4. Ask yourself if there’s some other factor at play that you haven’t considered. For about 15 years, I knew that a particular individual was angry with me. A mutual friend said, “He’s never going to forgive you.” I always thought it concerned something in our professional relationship, but about a year ago, my mind flashed back to something that happened at a party involving our children. I immediately contacted him to make things right.
  5. An irreparable situation means the relationship can’t be fixed for now. The bible is very clear that as far as it is up to you, you should live at peace with everyone. Elsewhere, we’re told that loving our brothers and sisters means believing the best. I interpret that as believing the best is yet to come.

P.S.: I’m still working some of these out, so don’t expect to see my book on this on the shelves anytime soon!

In heaven above
With the saints that we love
It will be glory

But on earth here below
With the saints that we know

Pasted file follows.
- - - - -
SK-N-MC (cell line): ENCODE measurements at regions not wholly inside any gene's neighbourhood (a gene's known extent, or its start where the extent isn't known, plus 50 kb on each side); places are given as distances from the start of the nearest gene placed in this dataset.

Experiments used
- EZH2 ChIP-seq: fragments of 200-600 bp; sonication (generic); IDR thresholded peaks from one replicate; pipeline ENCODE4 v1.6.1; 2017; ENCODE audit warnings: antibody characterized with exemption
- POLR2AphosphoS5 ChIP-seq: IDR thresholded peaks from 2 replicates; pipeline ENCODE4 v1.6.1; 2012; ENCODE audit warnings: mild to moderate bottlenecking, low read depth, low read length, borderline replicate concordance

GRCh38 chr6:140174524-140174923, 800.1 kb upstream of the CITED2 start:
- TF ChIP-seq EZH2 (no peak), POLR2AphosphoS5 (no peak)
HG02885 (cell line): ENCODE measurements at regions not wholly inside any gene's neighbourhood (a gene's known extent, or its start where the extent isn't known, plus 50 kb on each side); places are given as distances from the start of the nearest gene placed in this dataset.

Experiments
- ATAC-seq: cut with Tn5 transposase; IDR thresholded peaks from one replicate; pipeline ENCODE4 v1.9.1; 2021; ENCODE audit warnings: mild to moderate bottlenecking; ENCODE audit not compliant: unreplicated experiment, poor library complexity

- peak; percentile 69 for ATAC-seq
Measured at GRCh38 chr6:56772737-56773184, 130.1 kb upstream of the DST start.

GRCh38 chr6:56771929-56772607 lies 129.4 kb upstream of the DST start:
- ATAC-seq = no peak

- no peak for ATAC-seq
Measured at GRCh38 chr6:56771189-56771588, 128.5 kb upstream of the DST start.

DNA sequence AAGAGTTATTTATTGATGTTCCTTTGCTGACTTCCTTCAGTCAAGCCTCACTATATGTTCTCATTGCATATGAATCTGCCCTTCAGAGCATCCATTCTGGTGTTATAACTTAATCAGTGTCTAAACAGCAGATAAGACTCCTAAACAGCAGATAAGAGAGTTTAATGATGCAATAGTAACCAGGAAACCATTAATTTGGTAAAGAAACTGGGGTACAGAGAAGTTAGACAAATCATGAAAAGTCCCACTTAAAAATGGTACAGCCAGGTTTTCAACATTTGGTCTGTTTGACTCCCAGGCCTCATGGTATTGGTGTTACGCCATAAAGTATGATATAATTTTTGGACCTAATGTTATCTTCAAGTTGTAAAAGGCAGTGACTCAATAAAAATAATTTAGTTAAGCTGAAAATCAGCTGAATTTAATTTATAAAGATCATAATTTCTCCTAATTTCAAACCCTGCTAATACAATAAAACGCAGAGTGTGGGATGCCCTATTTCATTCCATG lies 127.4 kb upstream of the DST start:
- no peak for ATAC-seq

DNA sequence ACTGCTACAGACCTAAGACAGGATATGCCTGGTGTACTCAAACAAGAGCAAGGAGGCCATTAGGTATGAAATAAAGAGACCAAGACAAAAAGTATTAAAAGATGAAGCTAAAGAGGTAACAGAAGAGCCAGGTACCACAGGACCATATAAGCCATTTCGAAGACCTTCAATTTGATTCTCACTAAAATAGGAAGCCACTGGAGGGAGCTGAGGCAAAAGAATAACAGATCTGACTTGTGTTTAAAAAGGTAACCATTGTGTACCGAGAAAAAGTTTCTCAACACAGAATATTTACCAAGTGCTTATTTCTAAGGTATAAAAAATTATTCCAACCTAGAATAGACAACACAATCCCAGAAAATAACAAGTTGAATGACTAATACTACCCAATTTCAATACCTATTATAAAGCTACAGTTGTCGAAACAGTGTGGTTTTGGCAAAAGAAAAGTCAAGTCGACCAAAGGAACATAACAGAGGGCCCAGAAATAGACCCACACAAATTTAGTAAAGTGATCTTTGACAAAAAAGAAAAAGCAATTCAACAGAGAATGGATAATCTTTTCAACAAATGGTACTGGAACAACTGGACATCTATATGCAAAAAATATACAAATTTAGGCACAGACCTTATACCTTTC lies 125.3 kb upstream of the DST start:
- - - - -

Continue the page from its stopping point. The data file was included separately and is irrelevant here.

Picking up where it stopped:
Well… that’s a different story.

 

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January 27, 2011

The Burdens We Carry

Yesterday in the link list, I noted a sermon preached by Ron Edmondson at Grace Community Church in Kenwood and Rossview (Clarksville), Tennessee.  In it, he asked his congregation to complete an index card indicating the particular “weights” and burdens they were carrying. Though the cards were anonymous, they collected over 1,000 of them and compiled them statistically showing the areas in which people are struggling.

Here are the results:

I would have guessed that health concerns was high on the list, but presumably included in the section of general anxieties (the green section at 20%) and combined with doubt, which I would think is a whole different matter altogether, this area of concern did not rate #1.

The third largest area, dealing with disappointments from the past, is something I’m dealing with right now. I think a lot of people fall into this category. The sale they didn’t make. The girl that turned down the date. The offer on the house that didn’t go through. I wrote about this a year ago in a review of a Steve Arterburn book I called Regrets, I Have a Few.

But the number one area, as you can see clearly in the pink section, has to do with four areas that I’ll list in bullet points so that together, we can read them slowly and consider each one: